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Are we too eager to categorize ourselves?

Comments on Are we too eager to categorize ourselves?

Zum
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Zum
Posted 11/03/09 - 11:15 AM:
Subject: Are we too eager to categorize ourselves?
I wonder if we depend overly on abstract categories to describe ourselves. I'm thinking about our self introductions, invited by skydog when he first joined. I'm blessed if, in mine, I didn't use the words "ambivert" and "introvert." I now think that those words did more to conceal than to present myself. I could have said, "At one times I had crowds of people in my life. Now I live alone, meditate and try to write." That would have been interesting and honest. Later I looked over others' introductions and saw philosophical and political category names.

Here's my question: do you think that we overuse categories in our self- descriptions and self-concepts? Is it possible that by defining ourselves in the abstract, and by using others' categories--we did not invent those concepts or words--we are hampering our unique development?


henry quirk
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Posted 11/03/09 - 2:13 PM:

Too many are far too eager to adopt another's 'category', another's definition.

Too many elevate what should be simple descriptors (that ought to adjust to fit the individual) into straight jackets that demand the individual adjust to fit the descriptor.
smokinpristiformis
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Posted 11/03/09 - 3:09 PM:

You're probably right, Zum.
Although it's always good fun to pass myself off as a commie. grin

henry: It's rather convenient to have some semantic agreement. Although it's completely true that you can't very well capture people in words - the best hope is to vaguely indicate certain aspects of a person. Certainly we shouldn't aspire to perfectly fit into certain categories.
What poor, sad, one-dimensional humans would we be?
libertygrl
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Posted 11/03/09 - 9:12 PM:

i think words in general are at the same time convenient but also hopelessly inadequate approximations. labels are useful tools but problems arise when people are unable to see beyond labels to recognize an individual, which happens far too often, it seems we all agree on that. and "the map is not the territory", as the saying goes.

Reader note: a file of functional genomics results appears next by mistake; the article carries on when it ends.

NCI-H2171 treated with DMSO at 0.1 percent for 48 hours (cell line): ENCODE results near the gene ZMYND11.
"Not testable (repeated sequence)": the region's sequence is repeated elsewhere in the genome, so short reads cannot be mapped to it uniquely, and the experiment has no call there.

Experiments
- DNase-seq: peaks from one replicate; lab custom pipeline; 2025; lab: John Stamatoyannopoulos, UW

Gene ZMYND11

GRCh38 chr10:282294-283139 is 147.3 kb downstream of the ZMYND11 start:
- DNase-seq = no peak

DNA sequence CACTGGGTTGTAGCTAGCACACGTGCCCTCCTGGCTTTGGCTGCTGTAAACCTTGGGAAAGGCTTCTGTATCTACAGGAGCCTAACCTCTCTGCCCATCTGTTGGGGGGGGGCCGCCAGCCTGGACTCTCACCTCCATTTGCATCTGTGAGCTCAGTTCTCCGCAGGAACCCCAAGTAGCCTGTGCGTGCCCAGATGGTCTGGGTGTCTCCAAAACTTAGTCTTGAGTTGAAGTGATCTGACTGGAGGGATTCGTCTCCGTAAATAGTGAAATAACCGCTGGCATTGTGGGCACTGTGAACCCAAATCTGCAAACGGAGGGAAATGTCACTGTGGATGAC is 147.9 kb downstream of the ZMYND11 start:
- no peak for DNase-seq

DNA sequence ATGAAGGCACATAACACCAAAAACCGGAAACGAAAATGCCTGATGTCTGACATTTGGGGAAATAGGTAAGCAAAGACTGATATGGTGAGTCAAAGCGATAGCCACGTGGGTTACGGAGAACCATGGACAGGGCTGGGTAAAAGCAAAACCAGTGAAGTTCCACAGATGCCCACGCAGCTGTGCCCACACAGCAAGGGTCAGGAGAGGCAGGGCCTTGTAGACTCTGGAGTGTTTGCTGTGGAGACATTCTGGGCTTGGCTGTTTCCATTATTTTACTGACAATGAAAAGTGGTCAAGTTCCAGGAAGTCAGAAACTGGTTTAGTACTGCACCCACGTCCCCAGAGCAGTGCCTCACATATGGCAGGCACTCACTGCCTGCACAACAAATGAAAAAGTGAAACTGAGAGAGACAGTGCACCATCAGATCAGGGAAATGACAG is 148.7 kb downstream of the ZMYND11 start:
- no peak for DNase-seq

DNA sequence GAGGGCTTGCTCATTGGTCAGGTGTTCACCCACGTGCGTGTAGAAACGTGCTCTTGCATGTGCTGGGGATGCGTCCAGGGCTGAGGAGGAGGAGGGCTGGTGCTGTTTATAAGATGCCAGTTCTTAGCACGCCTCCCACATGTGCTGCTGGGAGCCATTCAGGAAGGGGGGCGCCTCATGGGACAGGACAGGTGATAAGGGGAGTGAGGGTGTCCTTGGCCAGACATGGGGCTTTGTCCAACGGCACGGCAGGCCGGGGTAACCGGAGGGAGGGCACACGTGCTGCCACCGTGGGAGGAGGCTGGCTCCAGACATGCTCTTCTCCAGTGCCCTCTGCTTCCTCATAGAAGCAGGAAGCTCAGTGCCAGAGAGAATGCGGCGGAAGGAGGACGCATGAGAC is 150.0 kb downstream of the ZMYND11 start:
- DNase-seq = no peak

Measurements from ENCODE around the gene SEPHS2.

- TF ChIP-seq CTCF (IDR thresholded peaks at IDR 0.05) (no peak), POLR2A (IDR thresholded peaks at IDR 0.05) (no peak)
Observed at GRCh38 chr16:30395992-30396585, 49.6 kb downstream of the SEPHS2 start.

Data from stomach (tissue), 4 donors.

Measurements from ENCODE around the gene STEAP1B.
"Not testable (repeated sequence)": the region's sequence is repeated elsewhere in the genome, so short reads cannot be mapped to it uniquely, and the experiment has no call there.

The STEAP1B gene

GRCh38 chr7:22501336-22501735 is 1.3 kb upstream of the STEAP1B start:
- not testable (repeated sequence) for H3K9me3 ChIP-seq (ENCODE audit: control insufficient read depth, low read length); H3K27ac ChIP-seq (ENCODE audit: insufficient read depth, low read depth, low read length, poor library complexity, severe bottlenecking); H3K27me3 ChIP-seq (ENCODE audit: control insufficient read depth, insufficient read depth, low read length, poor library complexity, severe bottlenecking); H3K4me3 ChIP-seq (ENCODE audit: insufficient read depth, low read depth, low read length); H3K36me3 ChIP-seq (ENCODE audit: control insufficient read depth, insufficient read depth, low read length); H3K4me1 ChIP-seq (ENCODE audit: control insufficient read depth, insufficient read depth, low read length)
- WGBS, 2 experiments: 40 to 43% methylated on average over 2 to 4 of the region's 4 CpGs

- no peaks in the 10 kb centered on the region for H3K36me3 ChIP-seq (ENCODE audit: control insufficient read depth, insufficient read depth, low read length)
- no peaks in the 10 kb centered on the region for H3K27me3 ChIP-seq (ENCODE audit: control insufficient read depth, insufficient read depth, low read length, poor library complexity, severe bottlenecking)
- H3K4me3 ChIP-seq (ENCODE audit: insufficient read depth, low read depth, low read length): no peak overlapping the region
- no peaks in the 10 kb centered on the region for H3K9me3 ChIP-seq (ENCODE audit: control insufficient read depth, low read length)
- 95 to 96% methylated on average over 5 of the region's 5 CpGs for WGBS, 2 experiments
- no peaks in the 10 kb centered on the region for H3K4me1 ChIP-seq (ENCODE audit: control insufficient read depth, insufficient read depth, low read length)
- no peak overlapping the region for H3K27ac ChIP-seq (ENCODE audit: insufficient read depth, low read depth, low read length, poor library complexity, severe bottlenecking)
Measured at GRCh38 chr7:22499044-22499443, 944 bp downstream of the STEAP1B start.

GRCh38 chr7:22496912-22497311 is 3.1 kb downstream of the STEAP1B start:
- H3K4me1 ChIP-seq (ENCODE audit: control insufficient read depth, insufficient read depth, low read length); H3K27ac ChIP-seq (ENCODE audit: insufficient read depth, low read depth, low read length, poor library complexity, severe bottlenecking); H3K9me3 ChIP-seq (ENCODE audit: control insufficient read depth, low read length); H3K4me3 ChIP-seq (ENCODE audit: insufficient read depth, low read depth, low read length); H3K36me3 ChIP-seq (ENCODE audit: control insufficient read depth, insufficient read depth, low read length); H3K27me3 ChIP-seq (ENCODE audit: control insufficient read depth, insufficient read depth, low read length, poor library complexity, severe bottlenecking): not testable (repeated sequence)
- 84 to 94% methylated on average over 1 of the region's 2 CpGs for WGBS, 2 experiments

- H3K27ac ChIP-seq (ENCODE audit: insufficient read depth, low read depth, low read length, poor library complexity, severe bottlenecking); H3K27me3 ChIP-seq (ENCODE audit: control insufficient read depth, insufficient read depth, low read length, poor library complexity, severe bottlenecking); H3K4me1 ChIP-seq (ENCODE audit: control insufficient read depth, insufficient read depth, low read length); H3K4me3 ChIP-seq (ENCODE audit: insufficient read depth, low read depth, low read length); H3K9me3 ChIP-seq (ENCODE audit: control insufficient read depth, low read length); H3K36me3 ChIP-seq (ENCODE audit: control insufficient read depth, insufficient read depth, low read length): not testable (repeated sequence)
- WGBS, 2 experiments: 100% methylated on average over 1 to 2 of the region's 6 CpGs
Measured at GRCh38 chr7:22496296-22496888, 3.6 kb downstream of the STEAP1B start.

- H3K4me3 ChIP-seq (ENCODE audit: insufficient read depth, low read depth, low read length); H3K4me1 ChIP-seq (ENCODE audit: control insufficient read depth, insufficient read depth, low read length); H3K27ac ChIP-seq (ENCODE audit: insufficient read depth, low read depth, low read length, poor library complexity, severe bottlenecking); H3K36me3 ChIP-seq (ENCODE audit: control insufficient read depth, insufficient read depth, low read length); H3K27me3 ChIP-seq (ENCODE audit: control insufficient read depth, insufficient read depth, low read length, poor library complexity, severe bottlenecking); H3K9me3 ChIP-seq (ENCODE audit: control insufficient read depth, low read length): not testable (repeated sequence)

some fairly strong emotional associations can be conjured with labels. if someone is a serial killer, a rapist or a child molester, for example, usually this is enough to deter (most) people from wanting to get to know them. if someone calls themselves an "abortion rights activist", or a "balloon animal enthusiast", a "civil engineer", etc, immediately certain thoughts begin to take shape in our minds about the person. sometimes, i'd dare say usually, the specificity is helpful in directing, say, the flow of conversation, or the development of activities between two people.

a clinical diagnosis of a mental disorder can sometimes mar a person with stigma for life, for example diagnosing someone as schizophrenic who is actually suffering post-traumatic stress disorder. i especially object to labeling children, but in special cases such as autism, it can help steer them quickly to help that they need. on the other hand, such as in too many cases of "ADHD" diagnosis, it can also create a lot of problems for a child when they didn't really have any problems to begin with, only anxious parents.

sometimes people feel good about having certain labels. they may feel proud or comfortable to be able to identify with a certain group. prejudice is a ubiquitous problem, though, and for that i think it worthwhile to steer clear of labels at times.

random thoughts,
lib
henry quirk
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Posted 11/04/09 - 5:51 PM:

"It's rather convenient to have some semantic agreement."


Sure. Language (as tool) is wonderful. Exercising language: we move beyond the base, and most real, brutalities and pleasures of 'kill and fuck' and incorporate those brutalities and pleasures into thinking and speaking and writing and building.

Simultaneously: we are moved by the crafty and mercenary into esoteric cages, cages built on, and of, ideas and fictions and words. When language becomes master, or, a tool used by superior hands, we find ourselves asking, "do you think that we overuse categories in our self- descriptions and self-concepts? Is it possible that by defining ourselves in the abstract, and by using others' categories--we did not invent those concepts or words--we are hampering our unique development?"

We find our placeholders (and the phenomenon the placeholders stand for) appropriated and tweaked to satisfy the agendas of others.

Nothing wrong with that, by the way. We each futz around with the language to serve our needs and desires. Some are clumsy; some are expert: but we each use the tool to our own ends.

The crime, the sin, the self-imposed injury, then, is not 'seeing' this manipulation for ourselves and defending ourselves against it.
Thinker13
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Posted 11/05/09 - 10:58 AM:

henry quirk wrote:
Nothing wrong with that, by the way. We each futz around with the language to serve our needs and desires. Some are clumsy; some are expert: but we each use the tool to our own ends.



To each one his own.wink
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